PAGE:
China says it will maintain communication with new Afghan government
China said on Wednesday it is ready to maintain communication with the leaders of the new Taliban government in Afghanistan, calling its establishment a “necessary step” in reconstruction.
Foreign ministry spokesperson Wang Wenbin made the comment at a daily briefing in Beijing when asked if China would recognise the new government, whose leaders were named on Tuesday.
The Taliban drew from its inner high echelons to fill top posts in Afghanistan’s new government, including an associate of the group’s founder as premier and a wanted man on a US terrorism list as interior minister.
China respects the sovereignty, independence and territorial integrity of Afghanistan, Wang said.
“We hope the new Afghanistan authorities will listen broadly to people of all races and factions, so as to meet the aspirations of its own peoples and the expectations of the international community,” he added.
After the Taliban took power in August, China had called for an “open and inclusive” government to be established. It had also expressed willingness to deepen “friendly and cooperative” relations with Afghanistan.
Last month, Hua Chunying, a spokesperson of the Chinese foreign ministry, had said, “The Taliban have repeatedly expressed their hope to develop good relations with China, and that they look forward to China’s participation in the reconstruction and development of Afghanistan.”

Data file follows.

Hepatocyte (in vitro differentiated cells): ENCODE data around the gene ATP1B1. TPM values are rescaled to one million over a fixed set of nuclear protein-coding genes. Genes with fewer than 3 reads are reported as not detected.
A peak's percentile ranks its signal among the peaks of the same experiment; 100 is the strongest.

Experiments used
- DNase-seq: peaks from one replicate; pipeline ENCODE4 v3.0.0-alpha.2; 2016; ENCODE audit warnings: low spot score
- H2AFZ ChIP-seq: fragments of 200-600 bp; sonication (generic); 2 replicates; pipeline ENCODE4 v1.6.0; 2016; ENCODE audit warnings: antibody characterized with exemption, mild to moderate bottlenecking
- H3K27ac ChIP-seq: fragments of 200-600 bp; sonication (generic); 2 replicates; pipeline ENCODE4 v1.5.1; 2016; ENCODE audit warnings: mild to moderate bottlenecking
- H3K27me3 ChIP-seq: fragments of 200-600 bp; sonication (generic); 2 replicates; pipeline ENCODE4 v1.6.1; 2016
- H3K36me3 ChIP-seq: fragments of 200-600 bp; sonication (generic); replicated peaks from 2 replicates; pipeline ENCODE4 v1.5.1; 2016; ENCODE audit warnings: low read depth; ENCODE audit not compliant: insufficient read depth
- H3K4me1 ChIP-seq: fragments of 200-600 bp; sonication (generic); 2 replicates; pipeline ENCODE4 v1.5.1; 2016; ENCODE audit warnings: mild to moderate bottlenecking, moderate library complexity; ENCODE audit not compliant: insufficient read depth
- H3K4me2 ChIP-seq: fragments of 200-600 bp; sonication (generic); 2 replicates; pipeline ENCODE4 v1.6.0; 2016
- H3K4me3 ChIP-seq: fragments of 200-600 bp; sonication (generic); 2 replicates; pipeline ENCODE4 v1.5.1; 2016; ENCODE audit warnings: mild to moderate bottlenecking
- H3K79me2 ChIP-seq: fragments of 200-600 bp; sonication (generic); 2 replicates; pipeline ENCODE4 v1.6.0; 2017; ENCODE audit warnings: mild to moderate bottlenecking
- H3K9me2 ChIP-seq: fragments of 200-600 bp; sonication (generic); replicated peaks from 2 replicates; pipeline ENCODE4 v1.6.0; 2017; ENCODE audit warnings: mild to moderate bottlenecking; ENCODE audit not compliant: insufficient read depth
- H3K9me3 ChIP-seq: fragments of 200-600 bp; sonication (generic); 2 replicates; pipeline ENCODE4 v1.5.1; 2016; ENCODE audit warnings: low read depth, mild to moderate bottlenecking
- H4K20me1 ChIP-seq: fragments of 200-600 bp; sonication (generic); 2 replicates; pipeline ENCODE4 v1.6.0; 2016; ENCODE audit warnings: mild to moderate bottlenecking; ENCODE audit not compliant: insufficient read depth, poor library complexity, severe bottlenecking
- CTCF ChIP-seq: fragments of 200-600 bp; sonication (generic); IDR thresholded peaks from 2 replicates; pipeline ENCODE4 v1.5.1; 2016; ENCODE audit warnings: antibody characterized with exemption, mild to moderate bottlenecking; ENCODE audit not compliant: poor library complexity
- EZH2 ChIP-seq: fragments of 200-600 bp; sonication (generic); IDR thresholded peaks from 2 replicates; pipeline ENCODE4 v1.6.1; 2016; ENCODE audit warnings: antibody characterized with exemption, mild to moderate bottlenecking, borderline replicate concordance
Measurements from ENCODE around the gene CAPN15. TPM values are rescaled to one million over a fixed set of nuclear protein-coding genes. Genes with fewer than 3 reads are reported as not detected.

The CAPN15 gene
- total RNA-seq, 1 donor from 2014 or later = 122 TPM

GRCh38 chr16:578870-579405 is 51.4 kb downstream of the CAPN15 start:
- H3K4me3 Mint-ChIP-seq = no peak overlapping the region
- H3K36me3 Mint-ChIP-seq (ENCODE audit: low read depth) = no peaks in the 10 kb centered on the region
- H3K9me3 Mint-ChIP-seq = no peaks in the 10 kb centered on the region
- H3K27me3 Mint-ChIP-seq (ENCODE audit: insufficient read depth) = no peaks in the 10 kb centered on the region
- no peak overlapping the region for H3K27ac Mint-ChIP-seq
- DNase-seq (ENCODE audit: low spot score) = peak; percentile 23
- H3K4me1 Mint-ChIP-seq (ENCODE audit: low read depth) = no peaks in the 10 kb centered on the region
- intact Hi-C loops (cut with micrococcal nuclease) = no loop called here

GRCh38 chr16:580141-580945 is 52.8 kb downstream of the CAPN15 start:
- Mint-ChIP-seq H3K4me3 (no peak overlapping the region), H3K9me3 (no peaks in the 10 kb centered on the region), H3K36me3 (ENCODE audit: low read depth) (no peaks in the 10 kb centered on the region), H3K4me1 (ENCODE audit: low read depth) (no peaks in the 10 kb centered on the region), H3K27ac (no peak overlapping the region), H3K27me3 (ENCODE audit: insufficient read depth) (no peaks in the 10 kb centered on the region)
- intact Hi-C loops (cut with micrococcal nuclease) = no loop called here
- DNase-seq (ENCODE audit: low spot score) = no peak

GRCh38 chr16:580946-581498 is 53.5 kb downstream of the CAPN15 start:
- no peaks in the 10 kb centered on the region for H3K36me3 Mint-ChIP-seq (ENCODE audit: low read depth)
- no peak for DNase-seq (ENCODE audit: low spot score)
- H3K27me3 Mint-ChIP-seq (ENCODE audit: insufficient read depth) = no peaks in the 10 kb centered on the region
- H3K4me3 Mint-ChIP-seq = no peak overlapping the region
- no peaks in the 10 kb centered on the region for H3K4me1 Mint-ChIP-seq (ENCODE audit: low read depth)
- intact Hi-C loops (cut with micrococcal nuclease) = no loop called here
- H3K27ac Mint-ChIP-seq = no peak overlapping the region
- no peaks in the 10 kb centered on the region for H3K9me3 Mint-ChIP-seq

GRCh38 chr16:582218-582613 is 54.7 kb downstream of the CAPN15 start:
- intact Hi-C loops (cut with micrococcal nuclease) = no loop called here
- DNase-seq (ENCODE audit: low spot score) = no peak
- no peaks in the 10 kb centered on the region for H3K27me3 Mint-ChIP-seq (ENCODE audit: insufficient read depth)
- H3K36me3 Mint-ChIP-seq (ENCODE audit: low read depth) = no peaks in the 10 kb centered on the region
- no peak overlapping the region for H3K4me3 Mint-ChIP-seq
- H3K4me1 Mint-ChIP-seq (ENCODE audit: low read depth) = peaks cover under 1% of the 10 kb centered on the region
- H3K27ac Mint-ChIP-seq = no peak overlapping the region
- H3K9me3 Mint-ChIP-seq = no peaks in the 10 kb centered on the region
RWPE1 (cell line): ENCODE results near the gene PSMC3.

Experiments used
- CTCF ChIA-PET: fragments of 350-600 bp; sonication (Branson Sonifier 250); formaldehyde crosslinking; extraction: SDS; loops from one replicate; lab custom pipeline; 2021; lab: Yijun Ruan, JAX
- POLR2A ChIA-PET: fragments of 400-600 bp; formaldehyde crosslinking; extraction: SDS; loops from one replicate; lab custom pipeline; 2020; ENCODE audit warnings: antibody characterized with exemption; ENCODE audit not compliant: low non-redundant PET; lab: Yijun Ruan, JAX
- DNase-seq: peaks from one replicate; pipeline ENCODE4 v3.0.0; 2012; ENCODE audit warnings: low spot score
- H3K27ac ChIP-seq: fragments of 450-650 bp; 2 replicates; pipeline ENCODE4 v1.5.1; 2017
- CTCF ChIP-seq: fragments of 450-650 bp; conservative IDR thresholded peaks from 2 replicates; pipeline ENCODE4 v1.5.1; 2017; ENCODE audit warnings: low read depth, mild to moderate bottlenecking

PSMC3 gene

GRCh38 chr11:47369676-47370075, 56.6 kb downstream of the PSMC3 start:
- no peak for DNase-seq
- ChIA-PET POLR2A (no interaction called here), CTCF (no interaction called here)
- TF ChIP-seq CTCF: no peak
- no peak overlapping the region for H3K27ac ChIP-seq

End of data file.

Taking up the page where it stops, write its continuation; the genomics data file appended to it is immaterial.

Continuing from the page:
“We welcome this. China respects the right of the Afghan people to independently determine their own destiny and is willing to continue to develop … friendly and cooperative relations with Afghanistan,” she had added.
That followed Taliban spokesperson Suhail Shaheen saying China had played a constructive role in promoting peace and reconciliation in Afghanistan and was welcome to contribute to the rebuilding of the country.
“China is a big country with a huge economy and capacity — I think they can play a very big role in the rebuilding, rehabilitation, reconstruction of Afghanistan,” Shaheen had told CGTN television in an interview.
More recently, a Taliban spokesperson was also quoted by the media as saying that they wanted to have Afghanistan incorporated in the China-Pakistan Economic Corridor.
Prior to that, the Taliban had described China as its “most important partner”, reiterating that Afghanistan looked to Beijing to rebuild the country and exploit its rich copper deposits as the war-ravaged country faced widespread hunger and fears of an economic collapse.